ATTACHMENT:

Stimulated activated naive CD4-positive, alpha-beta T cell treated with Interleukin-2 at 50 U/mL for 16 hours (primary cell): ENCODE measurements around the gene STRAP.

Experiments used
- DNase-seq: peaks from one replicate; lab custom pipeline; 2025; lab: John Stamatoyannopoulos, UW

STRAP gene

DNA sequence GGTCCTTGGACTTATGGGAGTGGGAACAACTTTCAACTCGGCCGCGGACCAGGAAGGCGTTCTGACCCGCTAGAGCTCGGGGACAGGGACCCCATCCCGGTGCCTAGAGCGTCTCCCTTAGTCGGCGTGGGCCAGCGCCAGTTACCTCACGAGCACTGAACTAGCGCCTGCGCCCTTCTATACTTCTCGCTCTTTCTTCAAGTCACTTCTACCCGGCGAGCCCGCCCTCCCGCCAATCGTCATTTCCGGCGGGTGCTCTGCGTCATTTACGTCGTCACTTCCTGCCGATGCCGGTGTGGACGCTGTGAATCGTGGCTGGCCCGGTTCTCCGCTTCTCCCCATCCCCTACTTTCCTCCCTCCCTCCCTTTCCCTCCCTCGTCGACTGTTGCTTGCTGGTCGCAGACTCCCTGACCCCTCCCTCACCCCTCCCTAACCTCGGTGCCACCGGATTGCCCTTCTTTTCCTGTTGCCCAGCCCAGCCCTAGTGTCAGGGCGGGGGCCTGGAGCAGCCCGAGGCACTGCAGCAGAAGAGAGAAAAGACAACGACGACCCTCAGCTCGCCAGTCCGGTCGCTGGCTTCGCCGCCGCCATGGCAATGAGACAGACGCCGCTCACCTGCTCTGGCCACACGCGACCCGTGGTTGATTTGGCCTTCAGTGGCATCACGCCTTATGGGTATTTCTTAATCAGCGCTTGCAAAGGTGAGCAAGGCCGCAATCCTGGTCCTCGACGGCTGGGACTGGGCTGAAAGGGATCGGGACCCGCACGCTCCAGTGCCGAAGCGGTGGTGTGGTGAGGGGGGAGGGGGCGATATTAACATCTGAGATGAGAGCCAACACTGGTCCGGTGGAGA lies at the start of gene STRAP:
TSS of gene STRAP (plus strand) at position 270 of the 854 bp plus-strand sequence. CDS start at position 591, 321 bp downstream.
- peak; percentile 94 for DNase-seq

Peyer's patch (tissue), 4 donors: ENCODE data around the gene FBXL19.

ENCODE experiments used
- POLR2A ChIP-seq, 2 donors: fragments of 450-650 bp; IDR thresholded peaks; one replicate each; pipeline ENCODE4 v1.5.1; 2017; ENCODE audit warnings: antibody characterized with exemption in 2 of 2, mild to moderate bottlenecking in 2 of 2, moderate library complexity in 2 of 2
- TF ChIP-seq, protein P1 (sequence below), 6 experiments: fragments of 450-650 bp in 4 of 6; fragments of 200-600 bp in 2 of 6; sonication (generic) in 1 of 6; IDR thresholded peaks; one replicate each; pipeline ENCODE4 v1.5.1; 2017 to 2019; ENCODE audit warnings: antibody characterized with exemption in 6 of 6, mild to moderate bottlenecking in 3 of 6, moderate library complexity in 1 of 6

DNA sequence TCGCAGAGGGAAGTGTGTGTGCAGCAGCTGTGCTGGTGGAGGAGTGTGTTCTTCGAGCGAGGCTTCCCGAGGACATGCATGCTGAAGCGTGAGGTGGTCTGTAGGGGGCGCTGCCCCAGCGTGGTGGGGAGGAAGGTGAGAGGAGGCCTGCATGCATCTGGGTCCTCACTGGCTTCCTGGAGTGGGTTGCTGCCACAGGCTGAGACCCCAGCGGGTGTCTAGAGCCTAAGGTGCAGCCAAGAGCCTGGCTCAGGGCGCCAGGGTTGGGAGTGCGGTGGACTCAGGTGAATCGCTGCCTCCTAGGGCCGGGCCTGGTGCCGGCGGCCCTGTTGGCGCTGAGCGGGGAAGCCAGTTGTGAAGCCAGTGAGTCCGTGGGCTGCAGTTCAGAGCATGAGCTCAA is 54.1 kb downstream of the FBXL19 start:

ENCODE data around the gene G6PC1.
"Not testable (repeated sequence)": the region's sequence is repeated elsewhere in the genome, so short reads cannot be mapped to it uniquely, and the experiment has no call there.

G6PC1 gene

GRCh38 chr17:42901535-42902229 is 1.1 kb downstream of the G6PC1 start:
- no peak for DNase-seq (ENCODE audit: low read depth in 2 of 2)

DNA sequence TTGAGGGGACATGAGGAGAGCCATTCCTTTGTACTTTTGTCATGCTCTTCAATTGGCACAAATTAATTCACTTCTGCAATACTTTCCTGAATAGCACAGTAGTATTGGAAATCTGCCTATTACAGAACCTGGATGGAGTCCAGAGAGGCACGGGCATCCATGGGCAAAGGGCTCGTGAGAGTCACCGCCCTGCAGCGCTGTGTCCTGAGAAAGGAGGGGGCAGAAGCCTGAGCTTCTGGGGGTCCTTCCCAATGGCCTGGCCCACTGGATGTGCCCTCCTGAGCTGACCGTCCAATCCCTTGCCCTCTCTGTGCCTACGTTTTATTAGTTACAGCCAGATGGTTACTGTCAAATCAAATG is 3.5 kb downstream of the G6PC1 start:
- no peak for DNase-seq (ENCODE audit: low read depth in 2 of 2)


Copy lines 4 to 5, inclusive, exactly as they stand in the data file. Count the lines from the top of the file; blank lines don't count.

STRAP gene

DNA sequence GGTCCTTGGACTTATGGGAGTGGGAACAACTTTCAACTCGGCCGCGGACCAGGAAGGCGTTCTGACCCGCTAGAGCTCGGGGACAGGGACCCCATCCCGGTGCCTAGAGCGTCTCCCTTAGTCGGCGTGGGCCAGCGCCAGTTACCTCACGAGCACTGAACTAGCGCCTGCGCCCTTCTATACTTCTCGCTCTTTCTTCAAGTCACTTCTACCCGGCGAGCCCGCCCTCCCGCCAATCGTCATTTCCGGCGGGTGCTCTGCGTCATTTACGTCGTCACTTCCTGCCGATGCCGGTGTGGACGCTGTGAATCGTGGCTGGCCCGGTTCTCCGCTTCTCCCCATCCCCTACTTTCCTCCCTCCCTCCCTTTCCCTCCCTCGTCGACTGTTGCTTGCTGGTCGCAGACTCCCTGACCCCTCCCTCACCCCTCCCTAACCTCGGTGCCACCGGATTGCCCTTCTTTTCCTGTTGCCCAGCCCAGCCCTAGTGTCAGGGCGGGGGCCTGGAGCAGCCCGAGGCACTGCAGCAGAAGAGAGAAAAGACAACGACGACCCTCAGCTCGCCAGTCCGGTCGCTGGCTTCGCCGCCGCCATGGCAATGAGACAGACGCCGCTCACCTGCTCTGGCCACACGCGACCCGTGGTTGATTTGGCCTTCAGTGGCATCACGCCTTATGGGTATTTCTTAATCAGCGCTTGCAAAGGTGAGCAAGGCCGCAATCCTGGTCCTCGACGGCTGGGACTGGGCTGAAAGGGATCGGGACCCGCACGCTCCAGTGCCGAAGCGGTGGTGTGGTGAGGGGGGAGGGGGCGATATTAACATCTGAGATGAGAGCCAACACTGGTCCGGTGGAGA lies at the start of gene STRAP: